Hurricane Vince (2005)

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Hurricane Vince
Category 1 hurricane ( SSHS)
Hurricane Vince on October 9 14:23 UTC

Hurricane Vince on October 9 14:23 UTC
Formed October 8, 2005
Dissipated October 11, 2005
75 mph (120 km/h) (1-minute sustained)
Lowest pressure 988 mbar ( hPa)
Damage Minimal
Fatalities None reported
Madeira Islands, southern Portugal, southwestern Spain
Part of the
2005 Atlantic hurricane season

Hurricane Vince was one of the most unusual hurricanes ever to develop in the Atlantic basin, forming in October during the 2005 Atlantic hurricane season. Vince was the 20th named tropical cyclone and twelfth hurricane of the extremely active season.

Vince developed from a non-tropical system on October 8, becoming a subtropical storm southeast of the Azores. The National Hurricane Centre did not officially name the storm until the next day, shortly before Vince briefly became a hurricane. Vince then made an unprecedented landfall on the Iberian Peninsula on October 11 as a tropical depression, dissipating over Spain.

Storm history

Storm path
Storm path

On October 5, an operationally unnamed subtropical storm that had gone unnoticed was absorbed by a non-tropical frontal low, which was moving to the southeast over the Azores. It began to gain a more concentrated circulation and lose its frontal structure after absorbing the Subtropical Storm. The increasingly organized system became a subtropical storm early on October 8, 580 miles (930 km) southeast of the Azores. However, the National Hurricane Centre decided not to name the system Vince at the time, because the water temperature was too low for a tropical cyclone to normally develop. Vince gradually gained more tropical characteristics and became a tropical storm the next day, over water cooler than 24 °C (75 °F), which defies general thought that sea surface temperatures of at least 26.5ºC (80°F) are required for a tropical storm to form and intensify.

Radar image of Vince
Radar image of Vince

Soon after it had become a tropical storm on October 9, the NHC officially named Tropical Storm Vince when it was near Madeira and began to issue advisories. There was still some uncertainty as to whether Vince was tropical or subtropical at this time and the forecasters of the NHC conceded that Vince may have already been a subtropical storm before it was named. Vince reached its peak as a hurricane with 75 mph (120 km/h) winds later that day, the National Hurricane Centre deciding that "if it looks like a hurricane — it probably is — despite its environment and unusual location".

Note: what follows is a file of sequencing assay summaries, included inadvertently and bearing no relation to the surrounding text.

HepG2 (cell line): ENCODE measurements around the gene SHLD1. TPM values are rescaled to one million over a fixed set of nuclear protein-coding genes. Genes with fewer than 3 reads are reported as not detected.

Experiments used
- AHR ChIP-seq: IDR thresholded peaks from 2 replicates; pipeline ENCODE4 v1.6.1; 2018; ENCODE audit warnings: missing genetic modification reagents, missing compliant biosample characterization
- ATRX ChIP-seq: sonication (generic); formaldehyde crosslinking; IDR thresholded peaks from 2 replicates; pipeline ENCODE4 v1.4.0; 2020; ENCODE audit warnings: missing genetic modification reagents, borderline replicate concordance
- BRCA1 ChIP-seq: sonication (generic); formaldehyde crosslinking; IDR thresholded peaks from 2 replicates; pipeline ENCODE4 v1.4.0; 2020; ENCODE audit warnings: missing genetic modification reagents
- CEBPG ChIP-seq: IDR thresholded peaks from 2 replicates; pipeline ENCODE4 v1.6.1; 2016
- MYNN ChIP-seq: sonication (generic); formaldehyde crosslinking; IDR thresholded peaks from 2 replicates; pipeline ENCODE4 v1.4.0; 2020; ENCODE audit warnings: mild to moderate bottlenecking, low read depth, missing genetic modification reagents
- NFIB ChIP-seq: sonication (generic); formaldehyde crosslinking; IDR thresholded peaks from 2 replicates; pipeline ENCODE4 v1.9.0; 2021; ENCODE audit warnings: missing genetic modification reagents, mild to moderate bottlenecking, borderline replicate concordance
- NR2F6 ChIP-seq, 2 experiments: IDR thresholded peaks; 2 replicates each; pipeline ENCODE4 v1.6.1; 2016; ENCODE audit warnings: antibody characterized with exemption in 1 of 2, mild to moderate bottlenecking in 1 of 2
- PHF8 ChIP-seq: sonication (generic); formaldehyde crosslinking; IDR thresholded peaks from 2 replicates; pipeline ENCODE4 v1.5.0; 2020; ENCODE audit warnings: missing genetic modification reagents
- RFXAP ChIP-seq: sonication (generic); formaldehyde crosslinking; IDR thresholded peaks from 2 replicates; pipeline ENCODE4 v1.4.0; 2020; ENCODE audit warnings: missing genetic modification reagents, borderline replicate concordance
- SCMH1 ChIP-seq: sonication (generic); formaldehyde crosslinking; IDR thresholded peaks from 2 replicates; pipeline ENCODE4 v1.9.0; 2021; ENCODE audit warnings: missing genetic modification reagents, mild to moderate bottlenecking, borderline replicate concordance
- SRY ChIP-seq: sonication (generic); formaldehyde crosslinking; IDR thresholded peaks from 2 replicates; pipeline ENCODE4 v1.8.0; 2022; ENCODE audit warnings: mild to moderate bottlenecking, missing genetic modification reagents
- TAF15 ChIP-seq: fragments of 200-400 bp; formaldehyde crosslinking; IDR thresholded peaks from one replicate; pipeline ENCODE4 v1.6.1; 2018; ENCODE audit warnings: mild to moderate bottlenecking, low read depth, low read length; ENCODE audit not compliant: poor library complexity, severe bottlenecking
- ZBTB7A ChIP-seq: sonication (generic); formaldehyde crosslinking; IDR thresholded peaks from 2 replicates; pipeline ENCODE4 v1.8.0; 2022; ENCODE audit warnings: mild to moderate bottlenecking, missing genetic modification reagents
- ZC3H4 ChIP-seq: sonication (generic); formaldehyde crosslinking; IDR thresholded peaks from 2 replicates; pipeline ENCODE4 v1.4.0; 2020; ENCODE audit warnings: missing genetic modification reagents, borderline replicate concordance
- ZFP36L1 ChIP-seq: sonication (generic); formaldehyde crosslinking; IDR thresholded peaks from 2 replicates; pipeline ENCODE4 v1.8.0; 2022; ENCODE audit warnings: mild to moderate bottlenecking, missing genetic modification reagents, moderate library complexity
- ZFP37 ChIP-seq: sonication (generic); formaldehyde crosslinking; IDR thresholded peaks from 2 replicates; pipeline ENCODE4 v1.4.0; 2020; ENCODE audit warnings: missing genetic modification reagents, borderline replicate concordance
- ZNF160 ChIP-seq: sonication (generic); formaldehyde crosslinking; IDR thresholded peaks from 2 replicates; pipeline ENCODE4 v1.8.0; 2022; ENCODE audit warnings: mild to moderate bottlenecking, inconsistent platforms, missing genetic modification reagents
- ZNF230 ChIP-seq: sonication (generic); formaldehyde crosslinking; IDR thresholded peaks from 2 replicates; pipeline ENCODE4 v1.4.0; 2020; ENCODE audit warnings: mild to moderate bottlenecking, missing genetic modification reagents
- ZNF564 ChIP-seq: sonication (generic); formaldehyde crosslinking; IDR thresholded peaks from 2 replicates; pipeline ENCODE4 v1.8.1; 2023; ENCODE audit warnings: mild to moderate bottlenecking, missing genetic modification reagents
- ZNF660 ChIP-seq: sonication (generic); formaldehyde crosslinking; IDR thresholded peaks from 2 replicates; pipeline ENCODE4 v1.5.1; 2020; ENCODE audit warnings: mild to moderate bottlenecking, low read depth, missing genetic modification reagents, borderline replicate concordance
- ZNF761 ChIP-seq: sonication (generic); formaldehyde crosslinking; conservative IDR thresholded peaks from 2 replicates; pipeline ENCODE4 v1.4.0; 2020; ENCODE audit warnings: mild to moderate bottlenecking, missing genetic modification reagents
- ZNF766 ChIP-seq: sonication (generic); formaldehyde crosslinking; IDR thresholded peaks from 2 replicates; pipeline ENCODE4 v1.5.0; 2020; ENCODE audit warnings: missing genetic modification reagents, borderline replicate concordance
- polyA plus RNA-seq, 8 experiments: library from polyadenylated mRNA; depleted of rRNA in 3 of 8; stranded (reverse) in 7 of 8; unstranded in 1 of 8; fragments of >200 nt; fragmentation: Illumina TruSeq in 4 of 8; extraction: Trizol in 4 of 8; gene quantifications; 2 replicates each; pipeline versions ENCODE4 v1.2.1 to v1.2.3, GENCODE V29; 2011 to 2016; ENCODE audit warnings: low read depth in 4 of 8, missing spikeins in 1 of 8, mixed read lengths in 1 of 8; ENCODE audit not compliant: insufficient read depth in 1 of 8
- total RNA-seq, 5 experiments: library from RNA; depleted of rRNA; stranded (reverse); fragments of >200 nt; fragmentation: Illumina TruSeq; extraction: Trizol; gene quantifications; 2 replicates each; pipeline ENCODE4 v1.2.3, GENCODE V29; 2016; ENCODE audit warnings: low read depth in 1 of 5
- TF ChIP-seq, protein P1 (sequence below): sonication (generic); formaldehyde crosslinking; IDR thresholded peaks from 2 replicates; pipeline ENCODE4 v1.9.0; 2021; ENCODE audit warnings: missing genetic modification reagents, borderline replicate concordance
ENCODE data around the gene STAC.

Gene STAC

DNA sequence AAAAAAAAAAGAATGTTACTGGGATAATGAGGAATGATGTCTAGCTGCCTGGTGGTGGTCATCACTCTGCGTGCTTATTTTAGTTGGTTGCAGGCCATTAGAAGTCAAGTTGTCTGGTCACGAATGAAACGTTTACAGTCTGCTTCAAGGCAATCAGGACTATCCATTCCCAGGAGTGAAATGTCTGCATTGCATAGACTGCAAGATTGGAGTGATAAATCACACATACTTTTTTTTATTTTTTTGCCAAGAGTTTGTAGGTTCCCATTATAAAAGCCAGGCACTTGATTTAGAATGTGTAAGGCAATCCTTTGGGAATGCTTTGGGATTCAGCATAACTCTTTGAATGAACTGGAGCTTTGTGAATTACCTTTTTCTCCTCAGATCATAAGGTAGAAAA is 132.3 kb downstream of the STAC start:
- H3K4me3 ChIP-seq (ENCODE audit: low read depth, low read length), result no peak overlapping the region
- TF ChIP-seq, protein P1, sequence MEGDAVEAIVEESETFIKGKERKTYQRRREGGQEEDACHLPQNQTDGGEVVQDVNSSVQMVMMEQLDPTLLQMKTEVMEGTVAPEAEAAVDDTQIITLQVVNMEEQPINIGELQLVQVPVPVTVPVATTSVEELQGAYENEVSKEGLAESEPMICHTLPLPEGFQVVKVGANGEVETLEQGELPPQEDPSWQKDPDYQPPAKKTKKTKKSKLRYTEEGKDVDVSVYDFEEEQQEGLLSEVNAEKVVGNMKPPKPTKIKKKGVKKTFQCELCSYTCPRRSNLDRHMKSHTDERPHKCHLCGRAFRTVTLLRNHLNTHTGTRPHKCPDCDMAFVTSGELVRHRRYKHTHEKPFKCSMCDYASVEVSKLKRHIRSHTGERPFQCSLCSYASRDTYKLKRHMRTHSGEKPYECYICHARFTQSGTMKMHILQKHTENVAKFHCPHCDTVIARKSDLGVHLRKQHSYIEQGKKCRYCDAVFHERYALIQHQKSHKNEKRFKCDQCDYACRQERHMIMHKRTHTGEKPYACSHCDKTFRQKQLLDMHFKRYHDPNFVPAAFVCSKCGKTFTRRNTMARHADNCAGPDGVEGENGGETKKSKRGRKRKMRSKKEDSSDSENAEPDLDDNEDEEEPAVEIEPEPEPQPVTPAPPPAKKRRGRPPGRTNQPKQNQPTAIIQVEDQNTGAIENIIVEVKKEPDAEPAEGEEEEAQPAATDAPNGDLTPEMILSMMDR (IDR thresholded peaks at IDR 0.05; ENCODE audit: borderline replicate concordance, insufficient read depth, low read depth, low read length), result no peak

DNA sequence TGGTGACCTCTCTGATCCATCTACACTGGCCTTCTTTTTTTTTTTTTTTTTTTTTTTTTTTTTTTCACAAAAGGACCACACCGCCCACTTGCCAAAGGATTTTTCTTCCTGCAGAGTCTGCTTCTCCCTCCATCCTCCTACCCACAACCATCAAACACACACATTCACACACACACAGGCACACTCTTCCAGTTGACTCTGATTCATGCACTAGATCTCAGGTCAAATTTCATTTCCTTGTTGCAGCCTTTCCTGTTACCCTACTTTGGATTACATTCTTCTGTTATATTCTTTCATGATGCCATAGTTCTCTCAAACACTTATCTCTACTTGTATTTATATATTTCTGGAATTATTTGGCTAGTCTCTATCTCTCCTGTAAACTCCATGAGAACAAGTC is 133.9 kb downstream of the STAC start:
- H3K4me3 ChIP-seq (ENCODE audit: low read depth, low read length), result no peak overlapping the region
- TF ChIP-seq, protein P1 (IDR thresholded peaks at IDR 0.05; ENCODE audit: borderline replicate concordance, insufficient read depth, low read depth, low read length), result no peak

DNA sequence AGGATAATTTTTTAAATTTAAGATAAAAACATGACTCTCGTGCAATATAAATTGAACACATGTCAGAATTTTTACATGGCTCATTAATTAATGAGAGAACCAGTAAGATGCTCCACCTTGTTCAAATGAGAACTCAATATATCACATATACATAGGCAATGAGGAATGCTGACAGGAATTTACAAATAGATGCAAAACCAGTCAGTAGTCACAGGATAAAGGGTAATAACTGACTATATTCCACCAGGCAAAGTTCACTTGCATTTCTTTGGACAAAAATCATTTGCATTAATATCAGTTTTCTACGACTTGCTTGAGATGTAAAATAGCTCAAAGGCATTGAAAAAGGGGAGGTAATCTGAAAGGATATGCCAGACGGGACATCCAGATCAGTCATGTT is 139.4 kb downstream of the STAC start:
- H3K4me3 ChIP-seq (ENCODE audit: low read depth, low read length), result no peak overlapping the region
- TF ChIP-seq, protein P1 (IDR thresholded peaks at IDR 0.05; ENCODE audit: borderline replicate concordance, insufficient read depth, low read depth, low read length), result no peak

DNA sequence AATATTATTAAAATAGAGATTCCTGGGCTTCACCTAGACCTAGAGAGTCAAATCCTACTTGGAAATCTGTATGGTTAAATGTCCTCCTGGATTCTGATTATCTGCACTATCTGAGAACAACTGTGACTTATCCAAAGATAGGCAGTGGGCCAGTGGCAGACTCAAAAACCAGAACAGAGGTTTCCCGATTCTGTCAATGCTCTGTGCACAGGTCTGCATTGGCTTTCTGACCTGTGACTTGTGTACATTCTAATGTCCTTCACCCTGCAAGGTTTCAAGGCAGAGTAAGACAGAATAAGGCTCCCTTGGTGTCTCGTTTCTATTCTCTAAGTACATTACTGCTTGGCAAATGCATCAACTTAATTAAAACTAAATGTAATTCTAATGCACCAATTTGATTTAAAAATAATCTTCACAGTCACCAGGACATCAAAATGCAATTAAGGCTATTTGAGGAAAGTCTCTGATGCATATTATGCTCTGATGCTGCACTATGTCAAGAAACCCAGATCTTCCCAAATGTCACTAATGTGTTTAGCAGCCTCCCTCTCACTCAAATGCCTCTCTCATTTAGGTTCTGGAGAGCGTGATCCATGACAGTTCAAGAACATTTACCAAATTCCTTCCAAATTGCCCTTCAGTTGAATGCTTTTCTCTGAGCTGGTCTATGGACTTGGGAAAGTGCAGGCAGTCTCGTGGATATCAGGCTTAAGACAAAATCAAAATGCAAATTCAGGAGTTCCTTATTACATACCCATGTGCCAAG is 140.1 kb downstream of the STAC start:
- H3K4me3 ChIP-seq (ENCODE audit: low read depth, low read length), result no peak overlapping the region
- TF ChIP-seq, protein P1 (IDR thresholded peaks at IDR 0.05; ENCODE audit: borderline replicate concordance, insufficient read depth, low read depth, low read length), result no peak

Hurricane Vince immediately began to weaken in response to increasing westerly shear and soon became a tropical storm again. Vince continued to weaken as it approached the Iberian Peninsula and became a tropical depression shortly before it made landfall near Huelva, Spain on October 11. The fast-moving tropical depression soon dissipated over land.


No damages or fatalities were reported from Hurricane Vince. The highest winds reported on land were 77 km/h (48 mph) at Jerez, Spain, though some ships recorded stronger winds. Vince was comparable to normal rain events from non-tropical systems, with only 1 to 2 inches (25 to 50 mm) of rain falling. Through a play on words of a song in My Fair Lady, National Hurricane Centre forecaster James Franklin in the Tropical Cyclone Report for Vince wrote, "the rain in Spain was mainly less than 2 inches, although 3.30 inches (84 mm) fell in the plain at Cordoba."

Records and naming

Hurricane Vince on October 9, 2005 northwest of the Madeira Islands. For comparison, the main island of the Madeiras (the largest island in the picture) is approximately 30 miles (57 km) long. (© 2005 EUMETSAT)
Hurricane Vince on October 9, 2005 northwest of the Madeira Islands. For comparison, the main island of the Madeiras (the largest island in the picture) is approximately 30 miles (57 km) long. (© 2005 EUMETSAT)

Although Hurricane Vince was a very small and short-lived storm, it is notable for developing in the northeastern Atlantic off the Moroccan coast, well away from where tropical cyclones are usually found. It is the farthest northeast a tropical cyclone had ever developed in the Atlantic (32.9°N 20.6°W); previously the record was held by Ivan of the 1980 season, at 35.6°N and 24.6°W. Vince is neither the most northerly-forming nor the most easterly-forming Atlantic tropical storm; these records are held by Alberto of the 1988 season at 41.5°N, and Ginger of the 1967 season at 18.1°W, respectively.

Hurricane Vince developed into a hurricane further east than any known storm at 18.9°W. Vince is the first tropical cyclone on record to have made landfall on the Iberian Peninsula, after coming ashore near Huelva, Spain.

When Subtropical Storm Vince formed on October 8, it was the earliest ever in the season that the twenty-first tropical or subtropical storm had developed, 38 days ahead of the previous record held by Tropical Storm 21 of the 1933 season. Hurricane Vince was also the first named "V" storm in the Atlantic since naming began in 1950. Due to the lack of any significant effects from Hurricane Vince, the name was not retired by the World Meteorological Organization and will be on the list of names for the 2011 season.

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